Add flour, 1/2 cup at a time, and mix gently until mixture begins to combine into a soft, smooth dough. If the dough is still sticky, add flour 1 tablespoon at a time to mix.
Remove the dough from the bowl and place it on a clean and lightly floured surface. Gently knead the dough for 2 to 4 minutes until smooth and no flour is visible. It's important to keep kneading to a minimum to avoid creating gluten and making the gnocchi tough.
Place the dough in a clean bowl, cover with a clean towel and refrigerate for at least 1 hour or up to overnight to firm up.
Shape the gnocchi
Remove the dough from the fridge and divide it into 8 equal pieces on a lightly floured surface.
Lightly flour a work surface. Roll out each piece of dough into a rope about 12 inches long and 1/2 inch thick.
Cut each rope into 1 inch segments. Lightly roll each gnocchi along the side of a lightly floured gnocchi board or against the floured tines of a fork to create a ridged texture.
Place the gnocchi on floured baking sheets, leaving enough space between them so they don't stick to each other.
Bring a large pot of salted water to a boil.
Add the gnocchi pieces to the saucepan in three batches and cook until springy and soft, 3 to 4 minutes. Gnocchi are ready 1 to 2 minutes after they float to the top.
Remove the gnocchi from the pot with a slotted spoon and place on a large plate. Continue until all the gnocchi are done.
Prepare the brown butter and sage sauce and finish the gnocchi
Gather the ingredients.
Heat the butter in a large skillet over medium-high heat and cook for 4 to 5 minutes, stirring frequently. The butter will begin to foam and then turn golden and fragrant.
Add the sage and garlic and sauté, stirring frequently, 1 to 2 minutes.
Add the cooked gnocchi to the pan, add salt and pepper and continue stirring gently until heated through (about 5 minutes).
Place the gnocchi in a large serving bowl and serve immediately with freshly grated Parmesan cheese.
- When a dish consists of so few ingredients, the quality of the ingredients chosen is particularly important. So be sure to check the use-by date of your all-purpose flour, use freshly grated nutmeg and parmesan cheese, and choose a ricotta that will give it sweet and creamy flavors.
- Pumpkin can be mashed with a fork or potato masher if you don't have a food processor or hand blender.
- The gnocchi batter should be soft and pillowy, and the amount of flour added may vary depending on the moisture level of the squash. It is important to gradually add the flour and mix until a dough is formed. Adding too much flour and/or mixing too much will result in a heavy and dense consistency.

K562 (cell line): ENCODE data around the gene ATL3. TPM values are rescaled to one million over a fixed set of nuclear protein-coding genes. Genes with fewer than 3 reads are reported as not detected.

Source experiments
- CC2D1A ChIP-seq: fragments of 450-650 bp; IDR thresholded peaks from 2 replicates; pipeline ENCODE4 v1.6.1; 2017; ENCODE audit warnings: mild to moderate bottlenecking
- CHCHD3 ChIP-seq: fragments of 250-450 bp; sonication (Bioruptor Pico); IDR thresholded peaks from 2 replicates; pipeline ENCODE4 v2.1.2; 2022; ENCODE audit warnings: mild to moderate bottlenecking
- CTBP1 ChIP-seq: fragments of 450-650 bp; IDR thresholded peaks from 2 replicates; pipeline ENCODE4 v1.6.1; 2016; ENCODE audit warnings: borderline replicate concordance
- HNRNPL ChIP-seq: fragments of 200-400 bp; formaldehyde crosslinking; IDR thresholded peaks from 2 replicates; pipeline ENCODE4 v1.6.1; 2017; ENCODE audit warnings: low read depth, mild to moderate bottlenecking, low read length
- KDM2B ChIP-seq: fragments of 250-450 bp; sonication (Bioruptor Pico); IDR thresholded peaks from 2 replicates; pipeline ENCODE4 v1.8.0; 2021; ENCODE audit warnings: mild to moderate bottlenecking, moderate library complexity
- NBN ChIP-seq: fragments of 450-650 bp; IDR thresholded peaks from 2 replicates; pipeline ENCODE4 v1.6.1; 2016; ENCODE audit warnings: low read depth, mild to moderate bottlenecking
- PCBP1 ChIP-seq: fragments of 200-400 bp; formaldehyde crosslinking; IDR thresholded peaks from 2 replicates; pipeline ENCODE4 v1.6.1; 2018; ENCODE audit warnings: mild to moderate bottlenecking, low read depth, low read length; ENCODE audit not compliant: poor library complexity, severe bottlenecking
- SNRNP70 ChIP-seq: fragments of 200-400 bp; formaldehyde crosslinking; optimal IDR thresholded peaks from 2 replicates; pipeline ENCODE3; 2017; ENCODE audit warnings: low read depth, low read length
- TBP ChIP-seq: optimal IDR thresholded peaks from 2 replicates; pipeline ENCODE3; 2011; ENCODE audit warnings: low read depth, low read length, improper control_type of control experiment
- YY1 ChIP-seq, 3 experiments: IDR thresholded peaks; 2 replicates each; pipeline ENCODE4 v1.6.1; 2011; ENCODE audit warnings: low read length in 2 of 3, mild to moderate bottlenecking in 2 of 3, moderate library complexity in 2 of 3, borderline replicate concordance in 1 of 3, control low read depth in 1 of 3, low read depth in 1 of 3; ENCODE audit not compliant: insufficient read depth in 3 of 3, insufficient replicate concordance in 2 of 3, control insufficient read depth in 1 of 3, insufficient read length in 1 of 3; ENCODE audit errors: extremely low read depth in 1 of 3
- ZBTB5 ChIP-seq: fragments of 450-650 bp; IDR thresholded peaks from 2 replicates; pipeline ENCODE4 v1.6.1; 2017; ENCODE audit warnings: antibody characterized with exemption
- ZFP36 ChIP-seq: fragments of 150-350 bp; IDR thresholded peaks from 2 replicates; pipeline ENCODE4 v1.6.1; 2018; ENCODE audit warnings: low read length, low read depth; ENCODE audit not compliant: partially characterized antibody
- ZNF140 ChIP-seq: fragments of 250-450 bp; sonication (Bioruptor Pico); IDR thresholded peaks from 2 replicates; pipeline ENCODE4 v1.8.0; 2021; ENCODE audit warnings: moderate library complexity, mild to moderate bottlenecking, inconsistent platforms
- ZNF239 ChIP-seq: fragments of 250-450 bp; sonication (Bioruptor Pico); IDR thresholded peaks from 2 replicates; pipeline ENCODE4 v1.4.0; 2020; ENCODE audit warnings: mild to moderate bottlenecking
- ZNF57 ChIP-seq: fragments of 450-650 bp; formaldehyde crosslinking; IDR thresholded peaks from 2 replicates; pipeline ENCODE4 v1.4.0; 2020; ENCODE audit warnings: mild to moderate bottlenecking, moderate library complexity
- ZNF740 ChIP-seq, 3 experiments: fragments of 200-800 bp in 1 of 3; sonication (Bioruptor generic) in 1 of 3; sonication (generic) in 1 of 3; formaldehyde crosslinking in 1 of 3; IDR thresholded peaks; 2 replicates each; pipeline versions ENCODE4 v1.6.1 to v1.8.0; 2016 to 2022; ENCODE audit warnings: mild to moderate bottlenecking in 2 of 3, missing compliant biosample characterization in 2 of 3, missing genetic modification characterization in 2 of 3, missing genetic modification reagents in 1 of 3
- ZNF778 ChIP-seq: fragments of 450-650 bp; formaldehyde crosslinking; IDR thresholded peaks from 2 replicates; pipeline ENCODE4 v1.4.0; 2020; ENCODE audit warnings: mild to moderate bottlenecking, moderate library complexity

- Gnocchi batter can be made ahead of time and stored in the refrigerator for up to two days or in the freezer for up to a month.
- To freeze the uncooked gnocchi, dust them with flour and place them in a single layer on a baking sheet. Cover with parchment paper and add more layers of gnocchi as needed. Cover with plastic wrap and place in the freezer for 2 hours or until set. Once the gnocchi pieces are set, place them in an airtight container and place them back in the freezer. Frozen gnocchi can be transferred straight from the freezer to a pot of boiling water and cooked for an additional minute.
- Cooked gnocchi can also be stored in the refrigerator for up to two days. After cooking, drain the gnocchi and rinse with cold water until completely cool. Alternatively, they can be immersed in an ice bath. Drain off excess liquid and toss with a little olive oil to keep the pieces from sticking together. Place in an airtight container and store in the fridge. Gnocchi can be reheated in a pan with your favorite sauce.
- Pumpkin can be substituted for butternut squash.
- Gnocchi can be topped with a variety of easy-to-make sauces, such as classic pesto, creamy tomato sauce, four-cheese sauce, or walnut sauce.
- Lightly toasted chunks of walnuts, slivers of almonds or pine nuts can be sprinkled over the gnocchi to give them a nice crunch.
- Roasted vegetables go great with gnocchi.
How to store it
Cooked gnocchi in sauce may not be the best choice for storage as they tend to soak up the sauce and become sticky and mushy. However, if needed, it can be stored in an airtight container in the refrigerator for up to 2 days. To warm up, place the gnocchi in a pan over medium heat with a little water, cover and cook until warm.